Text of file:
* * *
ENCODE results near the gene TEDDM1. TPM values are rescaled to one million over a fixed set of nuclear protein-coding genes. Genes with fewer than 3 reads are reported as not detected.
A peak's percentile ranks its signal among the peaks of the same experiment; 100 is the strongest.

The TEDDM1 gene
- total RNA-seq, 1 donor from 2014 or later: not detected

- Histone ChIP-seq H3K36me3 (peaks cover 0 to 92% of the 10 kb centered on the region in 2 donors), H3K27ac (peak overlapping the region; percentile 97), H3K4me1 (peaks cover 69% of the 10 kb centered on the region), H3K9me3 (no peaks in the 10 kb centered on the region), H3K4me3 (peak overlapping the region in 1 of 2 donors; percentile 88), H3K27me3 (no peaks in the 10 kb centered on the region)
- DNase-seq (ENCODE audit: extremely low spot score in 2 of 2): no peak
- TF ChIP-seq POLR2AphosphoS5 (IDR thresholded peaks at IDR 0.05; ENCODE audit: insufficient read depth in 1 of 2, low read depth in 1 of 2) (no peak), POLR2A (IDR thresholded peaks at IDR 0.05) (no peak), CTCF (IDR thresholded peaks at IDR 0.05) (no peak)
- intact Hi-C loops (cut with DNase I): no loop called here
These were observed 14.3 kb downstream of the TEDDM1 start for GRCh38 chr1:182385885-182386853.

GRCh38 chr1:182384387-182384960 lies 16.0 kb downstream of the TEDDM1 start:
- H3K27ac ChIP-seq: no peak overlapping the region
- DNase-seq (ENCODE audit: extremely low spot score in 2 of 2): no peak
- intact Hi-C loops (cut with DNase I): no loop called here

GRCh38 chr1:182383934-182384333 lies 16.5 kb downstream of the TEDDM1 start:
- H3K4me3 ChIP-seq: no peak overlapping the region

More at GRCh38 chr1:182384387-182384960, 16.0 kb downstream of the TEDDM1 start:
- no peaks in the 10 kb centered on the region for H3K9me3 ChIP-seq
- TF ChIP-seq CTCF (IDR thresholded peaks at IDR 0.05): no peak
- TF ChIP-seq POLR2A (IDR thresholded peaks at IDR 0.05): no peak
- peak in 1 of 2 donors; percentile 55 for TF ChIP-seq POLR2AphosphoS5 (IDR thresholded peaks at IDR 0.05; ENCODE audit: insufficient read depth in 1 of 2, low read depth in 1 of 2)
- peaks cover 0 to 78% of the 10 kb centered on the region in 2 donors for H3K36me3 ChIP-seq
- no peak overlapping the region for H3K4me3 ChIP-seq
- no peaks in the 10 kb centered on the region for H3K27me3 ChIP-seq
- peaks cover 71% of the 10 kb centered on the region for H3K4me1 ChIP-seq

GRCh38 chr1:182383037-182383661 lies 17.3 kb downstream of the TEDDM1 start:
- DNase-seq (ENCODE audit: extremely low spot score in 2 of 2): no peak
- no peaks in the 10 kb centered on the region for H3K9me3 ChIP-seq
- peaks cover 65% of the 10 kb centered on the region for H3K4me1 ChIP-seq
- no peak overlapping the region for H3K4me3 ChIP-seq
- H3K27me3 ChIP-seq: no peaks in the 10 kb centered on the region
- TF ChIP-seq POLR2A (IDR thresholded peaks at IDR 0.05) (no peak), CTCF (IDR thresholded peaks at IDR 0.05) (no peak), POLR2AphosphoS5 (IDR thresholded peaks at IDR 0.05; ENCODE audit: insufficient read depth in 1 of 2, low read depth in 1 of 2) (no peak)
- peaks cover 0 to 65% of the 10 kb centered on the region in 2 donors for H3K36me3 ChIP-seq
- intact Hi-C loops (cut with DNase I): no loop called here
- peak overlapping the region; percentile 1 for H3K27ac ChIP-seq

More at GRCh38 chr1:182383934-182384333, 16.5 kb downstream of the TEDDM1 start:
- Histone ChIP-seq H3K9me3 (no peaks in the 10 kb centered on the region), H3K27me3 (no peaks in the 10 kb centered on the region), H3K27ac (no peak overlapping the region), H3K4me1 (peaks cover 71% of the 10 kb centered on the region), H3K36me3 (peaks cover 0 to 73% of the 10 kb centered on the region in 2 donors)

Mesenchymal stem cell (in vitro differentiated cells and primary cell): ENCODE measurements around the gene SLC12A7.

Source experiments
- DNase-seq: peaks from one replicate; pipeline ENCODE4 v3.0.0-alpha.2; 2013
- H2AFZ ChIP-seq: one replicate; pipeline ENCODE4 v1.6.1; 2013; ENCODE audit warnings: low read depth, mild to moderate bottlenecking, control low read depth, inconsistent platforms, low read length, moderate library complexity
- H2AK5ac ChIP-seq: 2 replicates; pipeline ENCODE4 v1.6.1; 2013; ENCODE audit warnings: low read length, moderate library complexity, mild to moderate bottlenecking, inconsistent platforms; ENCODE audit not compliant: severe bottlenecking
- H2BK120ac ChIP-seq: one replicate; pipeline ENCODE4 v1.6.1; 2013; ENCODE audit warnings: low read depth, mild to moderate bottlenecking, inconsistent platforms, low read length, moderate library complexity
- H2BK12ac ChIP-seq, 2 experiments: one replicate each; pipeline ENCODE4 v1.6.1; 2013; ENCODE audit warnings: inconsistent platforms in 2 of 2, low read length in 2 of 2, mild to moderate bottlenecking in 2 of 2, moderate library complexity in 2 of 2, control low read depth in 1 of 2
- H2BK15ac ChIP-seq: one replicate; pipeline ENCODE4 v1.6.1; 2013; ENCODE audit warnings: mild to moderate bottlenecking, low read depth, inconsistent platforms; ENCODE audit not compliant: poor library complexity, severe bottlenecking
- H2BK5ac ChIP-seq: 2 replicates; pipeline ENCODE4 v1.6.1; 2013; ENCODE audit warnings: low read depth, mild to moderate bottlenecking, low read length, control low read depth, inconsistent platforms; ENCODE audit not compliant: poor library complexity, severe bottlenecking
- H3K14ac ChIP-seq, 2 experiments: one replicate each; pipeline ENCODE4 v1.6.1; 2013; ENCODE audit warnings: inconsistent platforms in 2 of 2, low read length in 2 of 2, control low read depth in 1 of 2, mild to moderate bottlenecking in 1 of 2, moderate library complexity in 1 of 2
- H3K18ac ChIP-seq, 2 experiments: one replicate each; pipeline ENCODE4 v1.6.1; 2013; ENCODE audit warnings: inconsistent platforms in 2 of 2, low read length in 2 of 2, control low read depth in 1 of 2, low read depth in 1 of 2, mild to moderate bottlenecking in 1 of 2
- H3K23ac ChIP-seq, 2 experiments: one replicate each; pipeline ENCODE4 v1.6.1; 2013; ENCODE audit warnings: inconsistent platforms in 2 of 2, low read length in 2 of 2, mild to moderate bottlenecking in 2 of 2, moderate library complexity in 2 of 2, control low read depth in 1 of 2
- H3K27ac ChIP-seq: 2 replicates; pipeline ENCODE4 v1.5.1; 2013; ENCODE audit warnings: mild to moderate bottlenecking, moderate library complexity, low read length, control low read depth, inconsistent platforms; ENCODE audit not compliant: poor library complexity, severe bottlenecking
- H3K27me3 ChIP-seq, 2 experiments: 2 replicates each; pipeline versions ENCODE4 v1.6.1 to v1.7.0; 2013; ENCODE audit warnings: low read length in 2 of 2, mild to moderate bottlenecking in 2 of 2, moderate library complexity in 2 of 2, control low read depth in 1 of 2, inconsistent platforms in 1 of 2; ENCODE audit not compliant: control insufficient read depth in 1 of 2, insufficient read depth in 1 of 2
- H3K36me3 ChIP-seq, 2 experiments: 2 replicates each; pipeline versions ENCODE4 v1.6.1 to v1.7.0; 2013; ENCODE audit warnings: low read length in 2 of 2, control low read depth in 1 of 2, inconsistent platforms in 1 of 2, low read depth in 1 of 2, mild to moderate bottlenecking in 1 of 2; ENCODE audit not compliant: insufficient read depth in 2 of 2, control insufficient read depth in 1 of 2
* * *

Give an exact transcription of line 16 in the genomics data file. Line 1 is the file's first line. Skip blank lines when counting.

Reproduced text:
More at GRCh38 chr1:182384387-182384960, 16.0 kb downstream of the TEDDM1 start: